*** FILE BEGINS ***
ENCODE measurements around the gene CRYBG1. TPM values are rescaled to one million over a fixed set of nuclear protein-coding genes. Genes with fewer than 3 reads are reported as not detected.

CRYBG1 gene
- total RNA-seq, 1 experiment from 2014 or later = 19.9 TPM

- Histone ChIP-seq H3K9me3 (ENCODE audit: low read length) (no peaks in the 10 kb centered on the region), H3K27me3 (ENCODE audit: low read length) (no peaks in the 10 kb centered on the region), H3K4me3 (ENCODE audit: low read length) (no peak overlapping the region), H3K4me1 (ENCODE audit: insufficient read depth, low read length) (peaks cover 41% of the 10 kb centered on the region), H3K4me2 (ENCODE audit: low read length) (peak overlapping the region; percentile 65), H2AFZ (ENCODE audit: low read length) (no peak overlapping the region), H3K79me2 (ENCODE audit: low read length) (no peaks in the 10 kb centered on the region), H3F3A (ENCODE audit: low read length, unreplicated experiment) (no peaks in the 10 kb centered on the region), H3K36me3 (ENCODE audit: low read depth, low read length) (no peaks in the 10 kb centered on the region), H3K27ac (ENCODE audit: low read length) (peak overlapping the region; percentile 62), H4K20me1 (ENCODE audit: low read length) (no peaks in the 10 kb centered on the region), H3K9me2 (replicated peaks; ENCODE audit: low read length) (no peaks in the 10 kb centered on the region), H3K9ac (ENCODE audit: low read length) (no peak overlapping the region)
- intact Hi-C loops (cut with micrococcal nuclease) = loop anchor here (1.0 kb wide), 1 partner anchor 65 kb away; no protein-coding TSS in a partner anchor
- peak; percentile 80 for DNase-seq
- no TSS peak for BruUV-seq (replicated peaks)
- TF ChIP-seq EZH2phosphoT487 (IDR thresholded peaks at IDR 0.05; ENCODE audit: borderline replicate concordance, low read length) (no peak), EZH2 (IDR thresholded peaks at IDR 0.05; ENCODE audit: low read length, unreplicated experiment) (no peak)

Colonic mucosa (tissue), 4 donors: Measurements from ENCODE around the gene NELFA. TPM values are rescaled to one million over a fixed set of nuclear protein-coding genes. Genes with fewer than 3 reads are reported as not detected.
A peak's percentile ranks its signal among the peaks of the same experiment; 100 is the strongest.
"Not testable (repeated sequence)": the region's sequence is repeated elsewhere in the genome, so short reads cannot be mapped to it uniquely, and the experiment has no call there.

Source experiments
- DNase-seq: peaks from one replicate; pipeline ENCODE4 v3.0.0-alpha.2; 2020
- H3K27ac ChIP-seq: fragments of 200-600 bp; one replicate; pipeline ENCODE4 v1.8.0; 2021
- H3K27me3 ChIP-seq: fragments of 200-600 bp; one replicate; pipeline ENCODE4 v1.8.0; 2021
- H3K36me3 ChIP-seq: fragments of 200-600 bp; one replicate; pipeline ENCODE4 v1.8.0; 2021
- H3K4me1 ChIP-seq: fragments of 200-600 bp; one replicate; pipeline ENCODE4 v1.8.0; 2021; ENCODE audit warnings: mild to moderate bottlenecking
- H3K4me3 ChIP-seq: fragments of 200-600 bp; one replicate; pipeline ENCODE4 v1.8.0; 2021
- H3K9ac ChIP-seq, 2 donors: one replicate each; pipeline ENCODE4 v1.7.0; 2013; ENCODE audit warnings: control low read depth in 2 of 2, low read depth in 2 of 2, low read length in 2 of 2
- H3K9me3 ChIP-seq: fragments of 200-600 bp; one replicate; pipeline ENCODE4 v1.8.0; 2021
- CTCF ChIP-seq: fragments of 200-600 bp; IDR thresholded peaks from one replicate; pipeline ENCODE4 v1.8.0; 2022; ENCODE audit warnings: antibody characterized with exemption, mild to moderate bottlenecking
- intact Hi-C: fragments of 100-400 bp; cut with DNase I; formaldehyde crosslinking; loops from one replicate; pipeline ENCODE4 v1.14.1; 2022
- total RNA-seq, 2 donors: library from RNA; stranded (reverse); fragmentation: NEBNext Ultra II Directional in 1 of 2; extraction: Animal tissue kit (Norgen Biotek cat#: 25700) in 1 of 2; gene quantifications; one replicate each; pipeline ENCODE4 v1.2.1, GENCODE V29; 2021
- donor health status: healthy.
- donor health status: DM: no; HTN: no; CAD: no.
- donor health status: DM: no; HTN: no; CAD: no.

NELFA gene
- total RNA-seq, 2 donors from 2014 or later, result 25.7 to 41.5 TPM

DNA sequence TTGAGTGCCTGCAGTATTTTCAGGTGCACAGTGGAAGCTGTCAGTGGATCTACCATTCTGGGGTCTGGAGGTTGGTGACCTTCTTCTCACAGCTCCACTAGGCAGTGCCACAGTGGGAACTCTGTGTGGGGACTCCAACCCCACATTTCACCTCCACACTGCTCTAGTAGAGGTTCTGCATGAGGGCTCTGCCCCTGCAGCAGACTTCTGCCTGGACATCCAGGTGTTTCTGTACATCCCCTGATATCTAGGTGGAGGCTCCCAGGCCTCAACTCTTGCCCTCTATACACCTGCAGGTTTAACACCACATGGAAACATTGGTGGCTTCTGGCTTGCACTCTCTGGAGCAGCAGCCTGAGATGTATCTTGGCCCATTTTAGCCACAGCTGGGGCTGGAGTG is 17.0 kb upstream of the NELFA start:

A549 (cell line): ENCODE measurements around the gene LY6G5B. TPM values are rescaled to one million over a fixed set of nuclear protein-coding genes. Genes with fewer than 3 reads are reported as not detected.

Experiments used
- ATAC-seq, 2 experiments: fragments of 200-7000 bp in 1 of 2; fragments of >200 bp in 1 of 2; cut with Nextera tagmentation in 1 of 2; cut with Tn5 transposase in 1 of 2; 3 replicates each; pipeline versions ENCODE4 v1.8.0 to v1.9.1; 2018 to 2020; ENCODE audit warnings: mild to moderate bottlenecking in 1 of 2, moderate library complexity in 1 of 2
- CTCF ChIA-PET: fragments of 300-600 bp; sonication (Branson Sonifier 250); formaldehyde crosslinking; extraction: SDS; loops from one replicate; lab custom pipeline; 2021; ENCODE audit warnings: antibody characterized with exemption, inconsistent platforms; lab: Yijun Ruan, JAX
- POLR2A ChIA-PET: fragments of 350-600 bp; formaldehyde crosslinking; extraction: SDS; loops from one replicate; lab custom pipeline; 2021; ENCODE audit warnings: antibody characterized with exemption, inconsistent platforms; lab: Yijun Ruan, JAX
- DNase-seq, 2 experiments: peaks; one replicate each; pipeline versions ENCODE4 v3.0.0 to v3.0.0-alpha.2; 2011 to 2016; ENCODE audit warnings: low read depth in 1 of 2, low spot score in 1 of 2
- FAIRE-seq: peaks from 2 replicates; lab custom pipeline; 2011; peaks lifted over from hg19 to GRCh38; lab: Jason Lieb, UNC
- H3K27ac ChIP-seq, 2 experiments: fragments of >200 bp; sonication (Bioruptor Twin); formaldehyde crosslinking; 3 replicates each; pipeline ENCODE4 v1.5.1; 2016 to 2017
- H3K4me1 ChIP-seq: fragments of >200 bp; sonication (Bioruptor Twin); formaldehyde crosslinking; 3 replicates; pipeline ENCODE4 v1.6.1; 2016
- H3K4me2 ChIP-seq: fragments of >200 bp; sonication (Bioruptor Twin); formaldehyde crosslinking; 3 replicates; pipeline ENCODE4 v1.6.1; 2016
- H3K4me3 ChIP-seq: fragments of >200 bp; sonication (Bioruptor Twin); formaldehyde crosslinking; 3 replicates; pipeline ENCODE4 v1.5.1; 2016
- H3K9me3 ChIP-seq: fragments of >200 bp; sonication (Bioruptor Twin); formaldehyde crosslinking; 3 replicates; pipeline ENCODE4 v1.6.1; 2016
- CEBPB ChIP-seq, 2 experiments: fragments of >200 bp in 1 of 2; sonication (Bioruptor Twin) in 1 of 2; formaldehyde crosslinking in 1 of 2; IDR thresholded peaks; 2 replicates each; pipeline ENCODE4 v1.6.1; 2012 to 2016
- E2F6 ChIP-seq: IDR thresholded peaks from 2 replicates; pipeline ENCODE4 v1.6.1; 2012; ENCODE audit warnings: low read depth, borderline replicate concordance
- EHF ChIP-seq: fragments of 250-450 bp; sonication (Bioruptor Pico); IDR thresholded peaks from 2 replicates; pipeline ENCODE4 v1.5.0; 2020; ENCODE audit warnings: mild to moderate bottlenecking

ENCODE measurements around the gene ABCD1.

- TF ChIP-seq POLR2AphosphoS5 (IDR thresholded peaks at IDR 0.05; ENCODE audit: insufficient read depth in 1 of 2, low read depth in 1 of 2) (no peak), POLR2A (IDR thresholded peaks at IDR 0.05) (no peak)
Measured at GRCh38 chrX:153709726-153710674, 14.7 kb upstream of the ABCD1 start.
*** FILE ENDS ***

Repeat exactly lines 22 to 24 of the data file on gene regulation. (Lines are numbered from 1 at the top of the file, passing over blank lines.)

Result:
- intact Hi-C: fragments of 100-400 bp; cut with DNase I; formaldehyde crosslinking; loops from one replicate; pipeline ENCODE4 v1.14.1; 2022
- total RNA-seq, 2 donors: library from RNA; stranded (reverse); fragmentation: NEBNext Ultra II Directional in 1 of 2; extraction: Animal tissue kit (Norgen Biotek cat#: 25700) in 1 of 2; gene quantifications; one replicate each; pipeline ENCODE4 v1.2.1, GENCODE V29; 2021
- donor health status: healthy.